Our redevelopment programme is creating new facilities appropriate for world-class paediatric care and research and more space to meet the growing demand for our services.
GOSH has been constantly evolving since it opened in an 18th century townhouse in 1852.
Upgrading our estate allows us to offer world-class treatment to more children. It also means we can care for them and their families in safer, more comfortable environments.
We are currently:
- Fitting-out the Premier Inn Clinical Building, second part of the Mittal Children’s Medical Centre at the heart of our site. This building opens to the first patients in November 2017. (Phase 2B)
- Constructing a research and outpatient facility for paediatric rare diseases on Guilford Street. (Phase 3)
- Planning for the construction of a three-storey building adjacent to our theatres in the centre of the site for a new iMRI suite and rehabilitation gym. (Southwood Courtyard Building.)
- Planning to refurbish the Italian Hospital on the corner of Queen Square for outpatients and day cases.
Our redevelopment programme is supported by Great Ormond Street Hospital Children’s Charity.
If you have any queries about the redevelopment programme, please contact: email@example.com
Phase 2B – the Premier Inn Clinical Building
The Premier Inn Clinical Building (PICB) at the heart of the site contains new theatres and intensive care facilities for some of the sickest patients we see at the hospital.
The building will be handed over for commissioning in Summer 2017, marking the completion of the Mittal Children’s Medical Centre and the end of a three-year project to demolish the top four floors of the old cardiac wing and construct a new seven-storey building, complete with external play area.
The building is being prepared for the first patients to move in during November 2017.
The main contractor for the build is SKANSKA. Its community helpline is 0800 028 1323 and you can also e-mail the team at: firstname.lastname@example.org
Phase 3 – Zayed Centre for Research into Rare Disease in Children
Phase 3 of our redevelopment programme is the creation of the Zayed Centre for Research into Rare Disease in Children. This will be a world-class multidisciplinary centre of excellence that will bring together clinicians from GOSH and researchers from the UCL Great Ormond Street Institute of Child Health and UCL Institute of Cardiovascular Science.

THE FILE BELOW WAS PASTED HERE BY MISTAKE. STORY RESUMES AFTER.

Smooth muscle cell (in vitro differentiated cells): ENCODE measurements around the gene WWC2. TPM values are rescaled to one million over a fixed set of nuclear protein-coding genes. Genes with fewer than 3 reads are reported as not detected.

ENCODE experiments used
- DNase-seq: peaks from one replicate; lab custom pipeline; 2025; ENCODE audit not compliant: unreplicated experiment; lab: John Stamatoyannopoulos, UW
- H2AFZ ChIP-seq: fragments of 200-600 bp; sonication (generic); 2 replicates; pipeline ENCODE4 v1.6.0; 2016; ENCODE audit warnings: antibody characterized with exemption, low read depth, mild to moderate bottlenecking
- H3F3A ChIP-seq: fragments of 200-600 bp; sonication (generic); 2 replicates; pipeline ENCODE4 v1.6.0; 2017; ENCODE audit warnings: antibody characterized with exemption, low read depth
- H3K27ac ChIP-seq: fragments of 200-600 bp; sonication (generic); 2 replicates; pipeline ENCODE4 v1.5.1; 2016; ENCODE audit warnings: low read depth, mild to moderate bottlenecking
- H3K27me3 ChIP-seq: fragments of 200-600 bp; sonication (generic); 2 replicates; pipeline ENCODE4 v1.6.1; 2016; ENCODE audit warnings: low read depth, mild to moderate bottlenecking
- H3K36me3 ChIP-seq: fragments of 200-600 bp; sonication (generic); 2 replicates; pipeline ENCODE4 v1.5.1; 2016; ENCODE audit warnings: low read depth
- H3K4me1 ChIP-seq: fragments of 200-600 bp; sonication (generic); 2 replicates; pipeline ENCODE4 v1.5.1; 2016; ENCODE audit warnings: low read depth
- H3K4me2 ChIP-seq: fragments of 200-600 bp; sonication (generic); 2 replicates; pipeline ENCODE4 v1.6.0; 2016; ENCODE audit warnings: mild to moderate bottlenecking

Using leading-edge technologies, the centre will focus on better understanding rare diseases and rapidly translating these findings into new treatments for our patients.
The new purpose-built research centre will house laboratories, manufacturing facilities, research write-up areas and meeting rooms for scientists and medical teams to progress their work.
The development will also provide much-needed outpatient clinical space, completing the translational research circle from pure research to practical patient treatment.
Construction begun in 2015 and is due to be completed in 2018.
The SKANSKA site team hosts regular drop-in sessions for local residents and businesses at the Millman Street Community Centre. You can contact the Skanska Community Helpline on 0800 028 1323 or e-mail email@example.com to find out more.
Southwood Courtyard project
A new three-storey building extending from our existing operating theatres at the heart of the site will enable surgical teams to check whether complex procedures have worked – before their patients wake up.
An application to construct the Southwood Courtyard Building was submitted to the London Borough of Camden in early June 2017.
The proposal is for a building that contains an Intraoperative Magnetic Resonance suite as well as physiotherapy and rehabilitation facilities. Subject to permissions, the construction project will be led by the Kier Group, starting in Autumn 2017 and completing in early 2018.
Italian Hospital renovations
The trust is preparing an application for planning and listed building permission to refurbish the Italian Hospital at the corner of Queen Square and Boswell Street.
If approved, this project would allow the trust to return the building to its original use as a clinical facility. A feasibility study has identified that it could be sympathetically restored to create outpatient facilities for children with sight and hearing impairment and associated conditions.
Subject to consent, construction planning and design development, the project is proposed to commence in Spring 2018. Works would be approximately fourteen months in construction and involve internal refurbishment and the creation of a terraced rear garden. External improvements such as cleaning and repairing façades are also proposed to rejuvenate this special heritage building.